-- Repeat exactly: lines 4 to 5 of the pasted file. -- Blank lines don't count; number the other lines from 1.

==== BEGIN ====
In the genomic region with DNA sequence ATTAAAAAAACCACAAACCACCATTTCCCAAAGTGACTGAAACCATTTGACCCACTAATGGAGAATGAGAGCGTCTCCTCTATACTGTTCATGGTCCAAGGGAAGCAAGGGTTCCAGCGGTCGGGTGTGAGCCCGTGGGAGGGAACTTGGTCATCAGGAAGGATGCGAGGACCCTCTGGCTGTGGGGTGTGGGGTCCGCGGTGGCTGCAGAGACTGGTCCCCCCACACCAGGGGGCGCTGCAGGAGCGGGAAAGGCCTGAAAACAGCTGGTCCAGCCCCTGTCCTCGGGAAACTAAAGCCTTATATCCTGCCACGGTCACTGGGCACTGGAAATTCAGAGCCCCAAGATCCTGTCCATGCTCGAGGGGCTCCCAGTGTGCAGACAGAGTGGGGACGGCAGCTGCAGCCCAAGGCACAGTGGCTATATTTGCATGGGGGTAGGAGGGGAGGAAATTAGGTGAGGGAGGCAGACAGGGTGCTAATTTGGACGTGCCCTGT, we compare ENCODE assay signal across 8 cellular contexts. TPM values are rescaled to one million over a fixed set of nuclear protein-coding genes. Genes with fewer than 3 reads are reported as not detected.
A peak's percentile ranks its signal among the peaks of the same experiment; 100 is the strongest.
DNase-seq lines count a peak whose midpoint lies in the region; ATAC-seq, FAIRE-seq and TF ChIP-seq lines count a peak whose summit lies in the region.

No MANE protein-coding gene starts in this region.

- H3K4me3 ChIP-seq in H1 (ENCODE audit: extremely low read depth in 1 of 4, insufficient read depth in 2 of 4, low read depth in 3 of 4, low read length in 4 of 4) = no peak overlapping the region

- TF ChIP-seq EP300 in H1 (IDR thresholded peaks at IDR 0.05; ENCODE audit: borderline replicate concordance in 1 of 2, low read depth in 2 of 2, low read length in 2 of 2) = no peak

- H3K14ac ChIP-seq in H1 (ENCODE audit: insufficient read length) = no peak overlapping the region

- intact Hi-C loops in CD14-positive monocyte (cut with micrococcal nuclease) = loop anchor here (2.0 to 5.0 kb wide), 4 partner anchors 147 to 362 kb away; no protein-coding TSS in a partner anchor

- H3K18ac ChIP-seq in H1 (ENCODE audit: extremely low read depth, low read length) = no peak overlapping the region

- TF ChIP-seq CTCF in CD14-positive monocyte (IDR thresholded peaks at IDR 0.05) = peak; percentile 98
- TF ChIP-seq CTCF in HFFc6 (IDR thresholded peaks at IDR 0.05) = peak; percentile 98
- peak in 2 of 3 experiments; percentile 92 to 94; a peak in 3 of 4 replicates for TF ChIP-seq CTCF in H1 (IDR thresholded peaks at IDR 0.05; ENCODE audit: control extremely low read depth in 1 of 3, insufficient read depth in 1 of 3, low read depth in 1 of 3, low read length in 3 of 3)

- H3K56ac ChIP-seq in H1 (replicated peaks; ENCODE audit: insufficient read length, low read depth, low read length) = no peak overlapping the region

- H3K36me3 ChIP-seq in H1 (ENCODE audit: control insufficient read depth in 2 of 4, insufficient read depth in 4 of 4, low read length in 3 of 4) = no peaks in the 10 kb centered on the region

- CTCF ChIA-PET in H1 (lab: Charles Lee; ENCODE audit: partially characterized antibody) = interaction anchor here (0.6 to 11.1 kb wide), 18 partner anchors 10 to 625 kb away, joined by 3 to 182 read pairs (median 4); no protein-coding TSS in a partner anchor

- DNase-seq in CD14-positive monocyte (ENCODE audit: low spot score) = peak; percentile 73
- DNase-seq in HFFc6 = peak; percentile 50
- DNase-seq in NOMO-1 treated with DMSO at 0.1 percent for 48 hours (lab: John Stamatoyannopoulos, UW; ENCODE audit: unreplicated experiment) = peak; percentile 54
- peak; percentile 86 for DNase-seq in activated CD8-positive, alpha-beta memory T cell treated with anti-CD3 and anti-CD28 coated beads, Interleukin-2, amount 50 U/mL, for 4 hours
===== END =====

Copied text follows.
No MANE protein-coding gene starts in this region.

- H3K4me3 ChIP-seq in H1 (ENCODE audit: extremely low read depth in 1 of 4, insufficient read depth in 2 of 4, low read depth in 3 of 4, low read length in 4 of 4) = no peak overlapping the region